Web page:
Sunday, 20 April 2014

Peas Pudding, a Newfoundland Favorite

Many in Newfoundland call their Sunday Dinner "Jiggs Dinner". I've never found out if I spell it right, but no one has corrected me :)

I get a surprising number of readers that are looking for a traditional Newfoundland dressing recipe so I thought that those searching for a recipe from "back home" might be making a full jiggs. There are probably many variations out there, but I follow what the mother-in-law does and get no complaints around here ;)

A Newfoundland Sunday Dinner is usually comprised of salt meat, boiled with split yellow peas in a bag, turnip, cabbage, carrot and potato. We always have ours with either a roast turkey stuffed with dressing, or a roast chicken with the dressing baked separately. A turkey is really too much if it is just us, so I do a chicken to avoid wasting (or eating leftovers for a week!)

The first thing I do is soak the salt meat (I do this the morning of the big meal). This is a matter of preference (and NOTE: this meal is definitely not part of a low-sodium diet!) Those that prefer the salt might not rinse (too salty for me) and those wishing to reduce salt content would change the water completely as many times as they like. Personally, I do one rinse. It is a salty meal but one that we don't have often.

This picture is from last year in my old house.
I intended to do this post back then
 and am only finally writing it now!

While the meat soaks I prepare the yellow split peas by sorting them and looking for any stones or lentils that don't belong.

I have a peas pudding bag that I purchased at Sobey's last year. I have also made my own bags from a clean pillow case. If you make your own bag you must be sure that tiny threads do not make their way into your peas, or into the boiling pot of meat. I did several passes with my sewing machine on a straight stitch and also a zig zag stitch and clipped the material very close to avoid bits of material coming off.

I put about 1 cup of yellow split peas into the bag and tie the bag shut with kitchen string, leaving 1 or 2 inches room for the peas to expand/fill with water. If they are packed in too tight they take longer to cook and may not get enough water circulating to soften entirely (a mistake that I have made). As well, you must tie the bag to the handle of your stock pot so that it does not scorch (also a mistake that I have made). Make sure that the bag is off the bottom of the pan (see below) but is low enough in the pot to be submerged in the boiling water.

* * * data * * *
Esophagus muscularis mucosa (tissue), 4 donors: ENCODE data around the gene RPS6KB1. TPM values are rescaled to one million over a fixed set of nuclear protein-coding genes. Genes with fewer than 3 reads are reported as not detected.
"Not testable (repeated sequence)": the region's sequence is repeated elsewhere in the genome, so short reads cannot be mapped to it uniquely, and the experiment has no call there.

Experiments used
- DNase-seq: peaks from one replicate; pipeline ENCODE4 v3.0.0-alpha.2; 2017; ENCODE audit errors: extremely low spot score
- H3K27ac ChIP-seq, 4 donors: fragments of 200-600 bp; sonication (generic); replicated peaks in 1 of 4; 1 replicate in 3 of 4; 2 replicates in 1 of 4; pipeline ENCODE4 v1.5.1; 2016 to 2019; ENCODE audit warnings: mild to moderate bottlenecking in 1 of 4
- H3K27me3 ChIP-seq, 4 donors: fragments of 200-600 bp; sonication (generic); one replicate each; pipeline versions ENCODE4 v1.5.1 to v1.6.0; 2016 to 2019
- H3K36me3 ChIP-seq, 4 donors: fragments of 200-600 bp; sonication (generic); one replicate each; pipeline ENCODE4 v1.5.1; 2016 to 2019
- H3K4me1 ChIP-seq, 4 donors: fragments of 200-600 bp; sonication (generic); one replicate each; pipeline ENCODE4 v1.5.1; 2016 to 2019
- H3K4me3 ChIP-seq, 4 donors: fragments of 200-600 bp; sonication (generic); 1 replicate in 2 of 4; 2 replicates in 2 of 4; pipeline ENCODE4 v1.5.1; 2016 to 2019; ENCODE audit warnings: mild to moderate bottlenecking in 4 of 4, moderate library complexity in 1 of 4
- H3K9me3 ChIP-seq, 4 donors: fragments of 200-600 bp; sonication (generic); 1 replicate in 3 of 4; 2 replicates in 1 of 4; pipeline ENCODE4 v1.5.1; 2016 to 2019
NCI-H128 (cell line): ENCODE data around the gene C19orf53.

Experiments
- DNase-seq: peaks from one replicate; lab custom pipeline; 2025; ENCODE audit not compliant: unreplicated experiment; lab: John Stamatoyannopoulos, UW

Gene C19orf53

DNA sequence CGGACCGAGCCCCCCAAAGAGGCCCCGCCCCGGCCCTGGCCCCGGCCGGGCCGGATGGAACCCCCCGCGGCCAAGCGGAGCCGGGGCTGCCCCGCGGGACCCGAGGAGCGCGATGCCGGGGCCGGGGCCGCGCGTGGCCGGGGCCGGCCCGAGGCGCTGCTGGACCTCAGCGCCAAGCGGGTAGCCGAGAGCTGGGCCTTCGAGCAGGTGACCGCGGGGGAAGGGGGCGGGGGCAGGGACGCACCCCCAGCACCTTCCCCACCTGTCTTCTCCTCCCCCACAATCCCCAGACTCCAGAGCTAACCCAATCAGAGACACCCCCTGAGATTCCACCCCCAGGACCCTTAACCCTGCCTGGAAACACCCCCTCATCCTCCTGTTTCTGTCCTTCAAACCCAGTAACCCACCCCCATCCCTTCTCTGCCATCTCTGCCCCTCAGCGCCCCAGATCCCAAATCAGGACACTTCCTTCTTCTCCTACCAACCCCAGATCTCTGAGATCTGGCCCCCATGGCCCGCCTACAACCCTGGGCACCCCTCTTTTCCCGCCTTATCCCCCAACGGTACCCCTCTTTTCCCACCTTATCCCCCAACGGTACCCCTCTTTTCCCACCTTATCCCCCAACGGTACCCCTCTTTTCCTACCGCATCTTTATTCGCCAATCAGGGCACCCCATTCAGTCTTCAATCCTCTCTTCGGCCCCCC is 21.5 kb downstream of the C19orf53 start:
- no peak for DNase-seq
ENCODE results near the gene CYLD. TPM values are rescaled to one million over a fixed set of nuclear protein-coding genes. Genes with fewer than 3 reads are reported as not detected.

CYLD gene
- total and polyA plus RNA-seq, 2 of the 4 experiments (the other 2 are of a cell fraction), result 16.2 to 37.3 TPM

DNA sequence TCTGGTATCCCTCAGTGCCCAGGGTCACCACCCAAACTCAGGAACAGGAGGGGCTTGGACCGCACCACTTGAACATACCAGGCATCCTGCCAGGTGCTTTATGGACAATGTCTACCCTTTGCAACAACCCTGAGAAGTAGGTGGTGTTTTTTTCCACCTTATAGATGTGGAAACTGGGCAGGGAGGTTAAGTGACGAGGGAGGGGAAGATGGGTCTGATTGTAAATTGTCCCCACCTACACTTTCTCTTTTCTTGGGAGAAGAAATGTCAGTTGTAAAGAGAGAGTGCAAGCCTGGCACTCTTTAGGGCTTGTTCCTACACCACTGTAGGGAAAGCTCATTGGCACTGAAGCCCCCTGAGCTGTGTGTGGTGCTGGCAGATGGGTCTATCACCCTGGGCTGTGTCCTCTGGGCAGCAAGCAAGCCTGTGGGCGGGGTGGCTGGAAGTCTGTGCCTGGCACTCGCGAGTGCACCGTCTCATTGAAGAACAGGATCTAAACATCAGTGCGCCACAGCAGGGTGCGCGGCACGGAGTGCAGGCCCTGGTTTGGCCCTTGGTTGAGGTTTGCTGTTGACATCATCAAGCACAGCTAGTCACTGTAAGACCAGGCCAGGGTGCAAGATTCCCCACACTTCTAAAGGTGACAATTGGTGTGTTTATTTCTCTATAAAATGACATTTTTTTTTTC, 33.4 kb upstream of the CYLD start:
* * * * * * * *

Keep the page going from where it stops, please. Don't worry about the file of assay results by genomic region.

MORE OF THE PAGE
I put the salt meat in the pot with fresh water and set it to boiling with the peas. I try to have it boil 4 hours but have gotten away with less. You must continually top-up the water level so that the peas are submerged, and I give it a little stir initially to check that the meat didn't stick down (you guessed it, I've done that too!).

The meat and peas will boil approximately 3 hours before adding vegetables to the stock pot. I add turnip first (cut into chunks about 2" x 3"). I then let the water return to a boil for 15-20 minutes before adding the cabbage (cut into quarters, core intact to hold it together). I add carrots, cut in half, after the water has returned to a boil for 15 minutes. If I am boiling the potatoes in the same pot I add them at the same time, but quite often I boil them separately and just turn that pot on at the same time. Generally, I begin adding vegetables about an hour and a half before I plan to eat.

Once the boiling is complete, remove vegetables into a serving bowl. To prepare the peas pudding for the table, I cut the string tying the bag to the pot and carefully snip the string that has kept the bag shut. I later rinse the bag for reuse, so I'm careful not to put a hole in the bag when I snip the string. Dump the bag into a dish and mash any peas that aren't already mushy. I whip them up with a fork, adding approximately one tablespoon of butter per cup of peas pudding.

This picture taken with my phone does not do peas pudding any justice. It is a thick, creamy pudding (think split pea soup) seasoned with the salt and flavor of the beef over several hours of boiling. We love it and I hope you give it a try!


  1. I like split peas too, they're very underused I think, great in soups. Your way of doing them sounds delicious, almost like creamy mashed potato.

  2. Yes, they are very creamy like mashed potatoes. I try to use split peas in soups, along with pot barley. Thanks for stopping by, CJ, I hope you had a great Easter!